|Main ingredients||Oil, vinegar, sugar, tomatoes, paprika|
French dressing, in American cuisine, is a creamy dressing that varies in color from pale orange to bright red. It is made of oil, vinegar, sugar, and other flavorings, with the coloring usually derived from ketchup or paprika.
In the nineteenth century, French dressing was synonymous with vinaigrette. Starting in the early twentieth century, American recipes for "French dressing" often added other flavorings to the vinaigrette, including Worcestershire sauce, onion juice, ketchup, sugar, and tabasco sauce, but kept the name. By the 1920s, bottled French dressing was being sold as "Milani's 1890 French Dressing", but it is not clear whether it included ketchup at the time.[better source needed] The modern version is sweet and colored orange-to-red from the use of paprika and tomatoes. French dressing is generally pale orange and creamy, while "Catalina French dressing" is bright red and less creamy.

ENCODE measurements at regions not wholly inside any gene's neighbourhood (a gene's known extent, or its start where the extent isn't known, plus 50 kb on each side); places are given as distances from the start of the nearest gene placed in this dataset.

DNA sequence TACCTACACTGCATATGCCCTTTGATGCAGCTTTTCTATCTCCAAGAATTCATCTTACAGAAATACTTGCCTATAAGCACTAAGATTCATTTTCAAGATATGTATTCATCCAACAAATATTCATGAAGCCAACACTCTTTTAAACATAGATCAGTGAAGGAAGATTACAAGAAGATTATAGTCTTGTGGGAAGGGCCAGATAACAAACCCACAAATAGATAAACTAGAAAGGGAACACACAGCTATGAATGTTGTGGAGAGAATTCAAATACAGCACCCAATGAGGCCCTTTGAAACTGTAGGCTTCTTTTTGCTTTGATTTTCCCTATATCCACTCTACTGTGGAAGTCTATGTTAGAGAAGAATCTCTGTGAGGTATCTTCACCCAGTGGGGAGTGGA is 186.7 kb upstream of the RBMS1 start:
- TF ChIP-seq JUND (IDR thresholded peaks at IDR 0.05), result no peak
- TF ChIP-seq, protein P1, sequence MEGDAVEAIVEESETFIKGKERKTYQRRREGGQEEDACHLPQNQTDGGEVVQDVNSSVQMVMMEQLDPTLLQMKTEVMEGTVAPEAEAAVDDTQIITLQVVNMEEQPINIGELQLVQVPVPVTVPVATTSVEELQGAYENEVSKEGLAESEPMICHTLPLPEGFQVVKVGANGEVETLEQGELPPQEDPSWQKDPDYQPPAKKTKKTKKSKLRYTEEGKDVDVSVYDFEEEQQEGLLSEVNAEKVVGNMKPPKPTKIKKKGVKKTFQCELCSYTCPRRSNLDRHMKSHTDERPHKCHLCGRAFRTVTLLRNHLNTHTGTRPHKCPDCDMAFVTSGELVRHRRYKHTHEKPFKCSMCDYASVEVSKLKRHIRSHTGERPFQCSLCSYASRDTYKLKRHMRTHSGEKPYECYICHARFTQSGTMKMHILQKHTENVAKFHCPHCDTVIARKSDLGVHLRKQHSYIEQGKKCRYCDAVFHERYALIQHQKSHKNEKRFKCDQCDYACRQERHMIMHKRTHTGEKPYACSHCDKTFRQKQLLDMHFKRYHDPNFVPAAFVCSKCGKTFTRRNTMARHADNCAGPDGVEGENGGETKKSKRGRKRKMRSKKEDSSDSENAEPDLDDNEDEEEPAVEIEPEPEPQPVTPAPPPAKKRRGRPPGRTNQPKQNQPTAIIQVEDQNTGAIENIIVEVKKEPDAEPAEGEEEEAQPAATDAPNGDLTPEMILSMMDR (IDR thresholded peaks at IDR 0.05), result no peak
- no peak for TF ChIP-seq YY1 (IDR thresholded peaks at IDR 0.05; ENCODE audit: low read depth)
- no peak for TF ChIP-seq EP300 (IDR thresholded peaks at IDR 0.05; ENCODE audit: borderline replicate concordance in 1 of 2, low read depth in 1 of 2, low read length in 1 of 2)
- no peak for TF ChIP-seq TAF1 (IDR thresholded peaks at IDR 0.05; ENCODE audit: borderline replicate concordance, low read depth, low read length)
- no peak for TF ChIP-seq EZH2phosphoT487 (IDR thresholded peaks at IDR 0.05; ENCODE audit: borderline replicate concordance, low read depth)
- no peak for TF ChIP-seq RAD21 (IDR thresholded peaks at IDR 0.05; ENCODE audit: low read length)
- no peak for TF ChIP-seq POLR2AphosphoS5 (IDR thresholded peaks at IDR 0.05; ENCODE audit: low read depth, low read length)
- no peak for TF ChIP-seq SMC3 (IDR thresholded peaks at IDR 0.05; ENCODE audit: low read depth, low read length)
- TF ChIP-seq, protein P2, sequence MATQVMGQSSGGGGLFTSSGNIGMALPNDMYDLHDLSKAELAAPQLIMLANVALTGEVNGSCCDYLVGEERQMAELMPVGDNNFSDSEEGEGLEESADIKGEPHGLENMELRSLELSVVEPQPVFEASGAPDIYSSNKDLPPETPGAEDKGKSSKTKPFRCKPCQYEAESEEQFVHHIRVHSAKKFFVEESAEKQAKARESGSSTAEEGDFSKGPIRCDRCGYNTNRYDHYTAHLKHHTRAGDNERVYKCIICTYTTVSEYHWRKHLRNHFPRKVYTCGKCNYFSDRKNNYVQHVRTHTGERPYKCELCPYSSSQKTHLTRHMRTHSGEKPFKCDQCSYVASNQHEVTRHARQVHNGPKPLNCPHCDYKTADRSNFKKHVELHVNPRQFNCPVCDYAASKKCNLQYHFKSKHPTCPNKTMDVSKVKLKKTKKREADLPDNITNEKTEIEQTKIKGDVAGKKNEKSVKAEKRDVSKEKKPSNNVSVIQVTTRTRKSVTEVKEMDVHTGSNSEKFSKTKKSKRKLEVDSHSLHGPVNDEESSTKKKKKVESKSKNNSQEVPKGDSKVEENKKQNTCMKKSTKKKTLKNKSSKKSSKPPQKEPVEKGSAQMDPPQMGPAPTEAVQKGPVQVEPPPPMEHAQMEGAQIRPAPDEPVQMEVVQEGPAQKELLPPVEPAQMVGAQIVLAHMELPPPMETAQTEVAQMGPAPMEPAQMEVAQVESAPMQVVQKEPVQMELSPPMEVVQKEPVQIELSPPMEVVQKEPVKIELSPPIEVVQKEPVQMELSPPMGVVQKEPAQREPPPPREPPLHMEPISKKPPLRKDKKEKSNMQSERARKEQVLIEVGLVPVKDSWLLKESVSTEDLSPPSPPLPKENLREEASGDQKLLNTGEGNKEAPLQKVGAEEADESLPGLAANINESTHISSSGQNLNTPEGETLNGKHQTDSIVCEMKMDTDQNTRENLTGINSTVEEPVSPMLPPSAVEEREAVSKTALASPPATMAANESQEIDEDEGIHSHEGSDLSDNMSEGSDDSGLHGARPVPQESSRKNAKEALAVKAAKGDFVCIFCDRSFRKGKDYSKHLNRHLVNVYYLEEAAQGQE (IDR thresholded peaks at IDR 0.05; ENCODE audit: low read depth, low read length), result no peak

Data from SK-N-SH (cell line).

Common brands of French dressing in the United States include: Annie's, Bernstein's, Dorothy Lynch, Heinz, Ken's, Kraft, Newman's Own, Marzetti, Wish-Bone.
In the United States, French dressing was regulated by federal standards.
In Canada, the Food and Drug Regulations of the Foods and Drugs Act state that French dressing must be prepared using a combination of vegetable oil and vinegar or lemon juice and the final product must contain at least 35 percent vegetable oil.